Hollywood and the cold war (I)



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H221: HOLLYWOOD AND THE COLD WAR (I)

Theme : How movies affected American attitudes towards the Soviet Union, Communism, the American Communist Party and American Communists during the Cold War.



  1. Hollywood as Cold War battlefield:--historical background:

Cold War fears become politicized—both Republicans and Democrats exploit fears; Reps. More successful—long out of power because of FDR’s popularity, they win Congressional elections of 1946—dominate House and Senate, expect to win presidency in ’48.

  1. House Un-American Activities Committee leads crusade, investigates Hollywood in 1947 and 1951. Why? Hollywood vulnerable because American Communist Party active in Hollywood in 30s (Depression) and, during WW2, when Russia was our ally, some studios made a number of pro-Russian films. Nothing subversive or surprising about this—media and most Americans sympathetic to Russian ally. Example: North Star (1943), Action in the North Atlantic (1943)

  2. To protect itself from HUAC, Hollywood joins anti-Communist crusade by creating a blacklist purging American Communists, liberals from the industry(next week’s topic) and makes rabid anti-Communist propaganda films.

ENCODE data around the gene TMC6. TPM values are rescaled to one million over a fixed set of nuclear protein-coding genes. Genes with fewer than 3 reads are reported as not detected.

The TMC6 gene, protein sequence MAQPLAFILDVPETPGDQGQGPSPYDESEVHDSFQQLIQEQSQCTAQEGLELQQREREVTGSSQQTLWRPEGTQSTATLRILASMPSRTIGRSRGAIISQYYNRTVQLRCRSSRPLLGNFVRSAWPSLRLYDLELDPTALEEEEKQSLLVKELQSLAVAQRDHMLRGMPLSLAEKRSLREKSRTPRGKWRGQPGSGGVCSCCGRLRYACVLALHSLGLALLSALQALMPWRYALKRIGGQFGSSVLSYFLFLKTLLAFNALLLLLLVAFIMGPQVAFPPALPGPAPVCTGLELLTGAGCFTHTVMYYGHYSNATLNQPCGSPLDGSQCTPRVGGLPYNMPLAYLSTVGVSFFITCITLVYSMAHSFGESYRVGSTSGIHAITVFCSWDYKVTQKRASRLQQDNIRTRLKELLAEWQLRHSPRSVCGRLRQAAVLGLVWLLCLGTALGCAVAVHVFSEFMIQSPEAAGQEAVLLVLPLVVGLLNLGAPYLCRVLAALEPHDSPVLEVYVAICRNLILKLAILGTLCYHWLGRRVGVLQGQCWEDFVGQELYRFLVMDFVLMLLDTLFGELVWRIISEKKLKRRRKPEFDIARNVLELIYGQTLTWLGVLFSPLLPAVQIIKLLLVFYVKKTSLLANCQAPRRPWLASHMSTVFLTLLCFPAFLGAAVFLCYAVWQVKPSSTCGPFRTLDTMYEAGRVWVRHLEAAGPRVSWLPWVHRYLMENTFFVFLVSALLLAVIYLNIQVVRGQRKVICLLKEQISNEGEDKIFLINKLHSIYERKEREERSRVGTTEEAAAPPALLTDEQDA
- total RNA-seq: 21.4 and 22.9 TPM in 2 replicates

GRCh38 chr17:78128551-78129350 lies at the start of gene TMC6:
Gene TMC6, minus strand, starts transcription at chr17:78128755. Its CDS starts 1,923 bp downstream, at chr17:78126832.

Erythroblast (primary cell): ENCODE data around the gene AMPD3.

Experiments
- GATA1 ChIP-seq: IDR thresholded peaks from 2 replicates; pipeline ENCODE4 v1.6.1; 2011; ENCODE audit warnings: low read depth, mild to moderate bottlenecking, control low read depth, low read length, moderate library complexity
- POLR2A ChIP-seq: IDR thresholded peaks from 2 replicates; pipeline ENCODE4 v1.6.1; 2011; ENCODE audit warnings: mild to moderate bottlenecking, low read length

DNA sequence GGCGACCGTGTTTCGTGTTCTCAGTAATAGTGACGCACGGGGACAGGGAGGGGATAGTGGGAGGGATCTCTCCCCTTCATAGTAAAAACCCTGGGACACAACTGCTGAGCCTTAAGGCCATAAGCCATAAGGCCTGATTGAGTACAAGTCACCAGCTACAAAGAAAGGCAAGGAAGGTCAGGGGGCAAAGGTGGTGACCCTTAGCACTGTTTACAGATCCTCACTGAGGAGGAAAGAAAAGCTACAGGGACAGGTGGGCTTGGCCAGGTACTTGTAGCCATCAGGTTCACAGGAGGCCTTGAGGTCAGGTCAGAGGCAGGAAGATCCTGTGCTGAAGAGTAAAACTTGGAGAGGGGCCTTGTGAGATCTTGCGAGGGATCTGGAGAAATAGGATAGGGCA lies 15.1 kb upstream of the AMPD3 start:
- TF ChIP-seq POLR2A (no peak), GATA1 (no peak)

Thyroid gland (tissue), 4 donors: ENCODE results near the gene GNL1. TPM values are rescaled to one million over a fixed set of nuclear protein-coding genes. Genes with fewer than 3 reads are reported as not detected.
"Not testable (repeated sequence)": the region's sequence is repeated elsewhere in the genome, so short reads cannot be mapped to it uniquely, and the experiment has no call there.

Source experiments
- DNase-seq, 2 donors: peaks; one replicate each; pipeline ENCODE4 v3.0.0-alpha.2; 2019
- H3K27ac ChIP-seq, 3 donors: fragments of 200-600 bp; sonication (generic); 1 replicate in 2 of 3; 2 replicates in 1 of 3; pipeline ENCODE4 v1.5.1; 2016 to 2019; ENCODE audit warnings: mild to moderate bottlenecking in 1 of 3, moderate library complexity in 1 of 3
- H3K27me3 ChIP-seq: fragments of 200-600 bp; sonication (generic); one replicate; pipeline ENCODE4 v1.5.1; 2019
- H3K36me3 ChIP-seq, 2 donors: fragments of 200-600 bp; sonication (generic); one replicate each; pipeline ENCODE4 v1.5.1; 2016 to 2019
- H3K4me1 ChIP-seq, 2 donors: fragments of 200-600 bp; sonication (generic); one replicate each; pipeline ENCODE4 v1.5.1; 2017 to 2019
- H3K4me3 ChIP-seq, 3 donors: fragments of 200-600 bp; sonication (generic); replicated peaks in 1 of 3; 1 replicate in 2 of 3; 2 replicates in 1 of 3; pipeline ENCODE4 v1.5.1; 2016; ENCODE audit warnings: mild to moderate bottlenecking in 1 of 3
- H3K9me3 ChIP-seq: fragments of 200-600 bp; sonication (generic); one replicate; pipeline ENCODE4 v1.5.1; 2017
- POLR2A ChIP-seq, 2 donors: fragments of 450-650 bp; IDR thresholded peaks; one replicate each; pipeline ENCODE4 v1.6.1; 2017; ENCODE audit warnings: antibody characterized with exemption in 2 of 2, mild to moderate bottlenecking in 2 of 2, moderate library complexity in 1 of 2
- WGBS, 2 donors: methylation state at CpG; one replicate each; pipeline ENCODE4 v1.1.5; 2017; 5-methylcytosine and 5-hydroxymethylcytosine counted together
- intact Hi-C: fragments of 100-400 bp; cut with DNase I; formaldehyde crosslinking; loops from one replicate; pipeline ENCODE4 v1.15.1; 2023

1. Anti-Communist Films: 4 Types

  1. Russian Invasion: Invasion, U.S.A.(1952)

  2. Spy Melodramas : Atomic City (1952); Walk East On Beacon (“Our Country Is In Danger!).

  3. Docudramas—“ factual dramatizations” based on real events. Ex. Big Jim McLain (1952)

  4. Domestic Communism—life in the Party: Ex. Red Menace(1949)

  5. Communists According to the Movies: men—rail thin or plump, effeminate, elegant dressers; women—seductresses hooked on liquor or nicotine or hard, humorless ideologues. All—insane, murderous.

(4) The Manchurian Candidate (1962)—both breaks with and continues rabid Anti-Communist tradition. First film to explicitly denounce McCarthyism. Yet despite big budget, great director, brilliant script, famous starts, film has all the characteristics of the above films—reflecting a cultural and political consensus about Communists and Russia (and China) still strong in 1960s.

Conclusion: Film exaggerated internal threat posed by American Communists, distorted truth about those who joined the Party in 30s and 40s, contributed to national hysteria that destroyed careers and lives.


The Manchurian Candidate (1962) Source: www. imdb.com

Directed by John Frankenheimer


Writing credits:

Richard Condon (novel)

George Axelrod (screenplay)
Credited Cast:

Frank Sinatra Capt./Maj. Bennett Marco

Laurence Harvey SSgt. Raymond Shaw

Janet Leigh Eugenie Rose Chaney

Angela Lansbury Mrs. Iselin

Henry Silva Chunjin

James Gregory Sen. John Yerkes Iselin

Leslie Parrish Jocelyn Jordan

John McGiver Sen. Thomas Jordan

Khigh Dhiegh Dr. Yen Lo

James Edwards Cpl. Alvin Melvin

Douglas Henderson Col. Milt

Albert Paulsen Zilkov

Barry Kelley Secretary of Defense



Lloyd Corrigan Holborn Gaines

Madame Spivy Female Berezovo
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